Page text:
June 17, 2008

Westcliffe Weekend

We had a wonderful weekend in Westcliffe. The pottery class was a lot of fun, but no great masterpieces were made this time. We had some trouble with pieces cracking and exploding in the kiln and never did quite figure out why. Could have been the kiln temps were too high, too low, or the clay wasn't dry enough when put in. It's also possible there was a defect in the clay. We were using a homemade, propane-fired kiln without a pyrometer, so it really was quite a guessing game. I ended up sending some of my pieces home with our teacher, Carl, so he could glaze and fire them in his studio in an electric kiln. I'm anxious to see how those turn out.

During this class, all pieces were hand built, no wheel used. I'm very interested in throwing on a wheel, so I think I'll try to find a class that focuses on that technique next. The class was called a fiber pottery class because we applied fiber-be it human hair, dog, cat or alpaca hair- to some of the pieces immediately after they were removed from the kiln. Once the fiber touched the object, it would burn and carbonize onto the piece, making neat, squiggly designs. There really is an art to it because if you put too much fiber on at one time it forms a black blob. The trick is putting on just a few pieces of fiber at a time and turning the object as you go.

As I mentioned in a previous post, the pottery class was held at an alpaca farm, Eyedazzler Alpacas. I was able to get up close and personal with a herd of alpacas and learn more about them. They really are beautiful creatures, but they are not very social with people. I had heard that they don't like being touched on the head, but I learned that they're not fond of being touched anywhere really. They were very curious and would sneak up behind me to get a good look, but as soon as I'd turn around and reach out to them, they backed off. There were a few who would come up and take treats from my hand, but not as many fell for this gesture as I'd expected. They are sheared once a year for their luxurious fiber, which had recently been done, so they were all sporting new hairdos.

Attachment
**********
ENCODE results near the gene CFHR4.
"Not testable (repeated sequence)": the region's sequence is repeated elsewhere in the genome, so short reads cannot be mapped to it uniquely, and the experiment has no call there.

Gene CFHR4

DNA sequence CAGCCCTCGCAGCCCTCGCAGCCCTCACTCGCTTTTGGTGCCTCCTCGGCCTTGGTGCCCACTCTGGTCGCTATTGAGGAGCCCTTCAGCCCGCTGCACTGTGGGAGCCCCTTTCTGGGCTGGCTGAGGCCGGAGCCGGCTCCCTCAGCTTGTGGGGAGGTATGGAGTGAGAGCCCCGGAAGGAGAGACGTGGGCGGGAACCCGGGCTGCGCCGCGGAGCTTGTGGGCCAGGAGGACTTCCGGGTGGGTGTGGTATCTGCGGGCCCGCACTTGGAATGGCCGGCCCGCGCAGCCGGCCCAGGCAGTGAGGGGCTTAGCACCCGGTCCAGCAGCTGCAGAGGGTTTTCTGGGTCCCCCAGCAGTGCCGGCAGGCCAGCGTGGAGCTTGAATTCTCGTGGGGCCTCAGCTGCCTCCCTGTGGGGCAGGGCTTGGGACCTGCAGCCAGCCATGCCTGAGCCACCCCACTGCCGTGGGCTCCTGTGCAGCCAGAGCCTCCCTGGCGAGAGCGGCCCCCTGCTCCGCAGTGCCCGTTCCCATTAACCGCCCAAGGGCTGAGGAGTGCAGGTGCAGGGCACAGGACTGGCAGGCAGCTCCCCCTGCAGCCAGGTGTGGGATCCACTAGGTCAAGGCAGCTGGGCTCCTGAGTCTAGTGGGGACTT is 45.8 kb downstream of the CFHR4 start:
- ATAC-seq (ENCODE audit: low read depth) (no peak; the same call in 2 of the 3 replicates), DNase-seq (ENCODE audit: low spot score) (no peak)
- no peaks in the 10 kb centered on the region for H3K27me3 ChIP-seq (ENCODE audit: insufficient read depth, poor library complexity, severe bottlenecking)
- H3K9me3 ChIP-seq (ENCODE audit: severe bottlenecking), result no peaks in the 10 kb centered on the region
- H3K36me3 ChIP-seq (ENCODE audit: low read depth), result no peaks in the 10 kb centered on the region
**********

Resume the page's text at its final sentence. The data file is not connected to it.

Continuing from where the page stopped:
One of the highlights of the weekend was being at the farm just 15 minutes after a baby alpaca was born. The babies are called crias and they hit the ground running (so to speak), pretty much like horses and giraffes. I was able to witness the tender interactions between mom and cria, as the new little one wobbled to and fro, curious of the great big world in front of her.

This was the first time I had been to our property without snow on the ground. It was exciting to see all the plant life that lay beneath the now-melted blankets of snow. We spent our evenings sitting outside of the camper, watching the sunset, listening to the birds and taking in the magnificence of the Wet Mountain Valley.

Overall, I would say it was a very soul-nourishing, relaxing weekend.


Cousin Arnetta said...

What a nice birthday weekend!
Happy Birthday !!!
There is something therapeutic about getting your fingers in clay :-)
I did pottery many years ago.

I've been enjoying your blog and your observations of life... and comments about your sweet mom.

Lilla said...

Thanks, Arnetta. It was a nice weekend. I didn't realize you did pottery. I would really like to explore it further and see if I can make anything decent.